Lessons from Farmers for Health-Care Providers and Policymakers

Lessons from Farmers for Health-Care Providers and Policymakers
May 24, 2013

The past century brought an astounding increase in farmers’ productivity. It created economic instability and brought the virtual abandonment of many rural Southern farming towns. But the development of U.S. agriculture is overall a great success story. And there are significant lessons in it for those of us in health care today.

Tractors and Medicine

In 1900, one-third of the U.S. labor force worked in agricultural production. In 1950, food consumed at home was 22 percent of a household’s disposable income. By 1998 that percentage had dropped to 7 percent. This dramatic decrease in the cost of food was directly attributable to improved productivity through implementation of technology.

This transformation of agriculture threatened many people’s livelihoods, particularly the small farmer. Farming turned into a “get big or get out” scenario, which made it difficult for small farmers to compete. Many farmers banded together to form organizations and trade associations to protect their interests. Laws were enacted to attempt to alter free market dynamics.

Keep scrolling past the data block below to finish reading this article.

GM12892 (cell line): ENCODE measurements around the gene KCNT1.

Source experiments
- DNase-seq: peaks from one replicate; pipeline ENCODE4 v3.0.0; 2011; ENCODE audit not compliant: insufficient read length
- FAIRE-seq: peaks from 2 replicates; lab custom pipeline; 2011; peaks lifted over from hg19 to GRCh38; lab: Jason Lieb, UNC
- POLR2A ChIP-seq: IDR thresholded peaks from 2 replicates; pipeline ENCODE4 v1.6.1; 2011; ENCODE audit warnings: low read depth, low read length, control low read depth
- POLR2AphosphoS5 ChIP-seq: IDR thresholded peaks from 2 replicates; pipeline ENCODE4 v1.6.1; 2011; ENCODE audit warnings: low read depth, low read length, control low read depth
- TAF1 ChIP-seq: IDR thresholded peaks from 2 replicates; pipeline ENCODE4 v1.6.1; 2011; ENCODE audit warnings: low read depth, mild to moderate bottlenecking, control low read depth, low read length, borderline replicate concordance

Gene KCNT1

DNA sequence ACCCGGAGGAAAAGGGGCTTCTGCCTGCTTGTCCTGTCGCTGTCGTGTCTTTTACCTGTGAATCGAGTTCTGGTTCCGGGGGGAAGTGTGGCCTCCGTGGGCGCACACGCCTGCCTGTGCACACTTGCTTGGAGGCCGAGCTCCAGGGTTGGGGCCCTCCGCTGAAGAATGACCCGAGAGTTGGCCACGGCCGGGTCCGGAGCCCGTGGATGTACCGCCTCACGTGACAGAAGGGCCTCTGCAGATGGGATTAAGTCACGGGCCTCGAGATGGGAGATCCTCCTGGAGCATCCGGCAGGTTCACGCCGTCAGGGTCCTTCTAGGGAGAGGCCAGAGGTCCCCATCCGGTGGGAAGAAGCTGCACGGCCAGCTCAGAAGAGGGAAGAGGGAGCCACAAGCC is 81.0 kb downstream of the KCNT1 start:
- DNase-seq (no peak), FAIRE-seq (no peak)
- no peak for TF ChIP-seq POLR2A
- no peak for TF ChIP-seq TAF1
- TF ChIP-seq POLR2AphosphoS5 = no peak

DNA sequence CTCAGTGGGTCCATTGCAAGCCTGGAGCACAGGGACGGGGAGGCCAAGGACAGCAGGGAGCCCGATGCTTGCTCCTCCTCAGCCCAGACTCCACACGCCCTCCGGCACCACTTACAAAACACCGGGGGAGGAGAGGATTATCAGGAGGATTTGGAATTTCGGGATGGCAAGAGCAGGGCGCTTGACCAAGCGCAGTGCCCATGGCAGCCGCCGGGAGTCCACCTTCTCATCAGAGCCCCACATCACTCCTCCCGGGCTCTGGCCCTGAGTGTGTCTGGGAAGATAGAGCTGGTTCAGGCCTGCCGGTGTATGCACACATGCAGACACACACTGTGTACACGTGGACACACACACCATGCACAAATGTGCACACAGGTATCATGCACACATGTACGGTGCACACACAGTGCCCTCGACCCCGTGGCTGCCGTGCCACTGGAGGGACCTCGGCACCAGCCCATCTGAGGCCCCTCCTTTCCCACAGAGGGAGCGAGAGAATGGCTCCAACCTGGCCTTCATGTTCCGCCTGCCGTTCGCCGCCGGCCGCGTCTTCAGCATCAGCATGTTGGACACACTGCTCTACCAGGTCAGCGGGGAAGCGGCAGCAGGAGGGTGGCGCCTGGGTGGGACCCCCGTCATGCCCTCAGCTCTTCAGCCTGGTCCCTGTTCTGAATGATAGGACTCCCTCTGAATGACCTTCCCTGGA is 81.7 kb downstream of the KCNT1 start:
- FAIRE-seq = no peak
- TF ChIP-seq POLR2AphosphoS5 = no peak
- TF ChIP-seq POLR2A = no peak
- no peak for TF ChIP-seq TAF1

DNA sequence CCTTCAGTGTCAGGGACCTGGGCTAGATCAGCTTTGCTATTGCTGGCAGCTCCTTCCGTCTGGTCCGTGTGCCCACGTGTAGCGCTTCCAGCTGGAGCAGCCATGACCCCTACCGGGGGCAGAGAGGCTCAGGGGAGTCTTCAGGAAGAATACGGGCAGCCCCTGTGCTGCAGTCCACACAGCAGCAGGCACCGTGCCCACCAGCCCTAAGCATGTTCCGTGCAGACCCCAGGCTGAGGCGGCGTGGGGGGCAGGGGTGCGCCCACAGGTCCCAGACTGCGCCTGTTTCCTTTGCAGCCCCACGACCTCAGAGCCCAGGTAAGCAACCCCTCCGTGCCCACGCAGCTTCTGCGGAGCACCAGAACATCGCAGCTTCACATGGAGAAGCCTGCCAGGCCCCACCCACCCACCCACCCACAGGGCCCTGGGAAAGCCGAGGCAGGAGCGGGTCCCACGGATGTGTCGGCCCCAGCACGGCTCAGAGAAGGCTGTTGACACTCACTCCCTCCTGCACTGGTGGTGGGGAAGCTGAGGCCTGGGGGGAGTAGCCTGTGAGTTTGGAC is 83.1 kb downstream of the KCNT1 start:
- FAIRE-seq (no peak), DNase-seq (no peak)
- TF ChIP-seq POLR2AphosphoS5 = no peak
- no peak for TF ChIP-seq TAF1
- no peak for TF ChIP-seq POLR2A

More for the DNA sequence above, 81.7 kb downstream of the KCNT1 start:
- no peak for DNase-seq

Innovative change always results in winners and losers, but artificially limiting productivity and restricting technological advancements through regulation simply means innovation will occur in markets outside the United States.

In the U.S. agricultural industry, technology has created efficiencies that allowed smaller inputs to generate exponentially larger outputs. To the dismay of mule breeders, the reliability, versatility, and affordability of the tractor drastically increased production. The free market, not government regulation, was ultimately the vehicle for this transformation.

Access Reconsidered

The nation today faces a similar challenge in medical supply and demand. With ObamaCare implementation taking the lead, the debate in recent years has been focused on health insurance coverage. It would be more appropriate, however, to define access to health care as access to physicians.

The best-insured individual with a maxed-out health savings account (HSA) who is involved in a car wreck in rural Georgia is unlikely to have access to a neurosurgeon. Yet an uninsured homeless person who sustains a gunshot wound to the head in Atlanta and is taken to Grady Memorial Hospital could very possibly have access to the renowned Dr. Sanjay Gupta.

Managed care was ultimately a failed experiment in the late 1980s and 1990s because it was centered on rationing supply. It turned primary care doctors into gatekeepers who were financially rewarded for referring fewer patients to specialists. There were no rewards or incentives for greater access, efficiencies, or better outcomes.

Supply is further limited by an onerous regulatory environment, a focus on medical malpractice, and the insurer managing the payment process. It should be focused instead on informed patients who are responsible for their own health care expenditures. The right approach is to reduce demand by empowering patients with information and access, not to limit supply.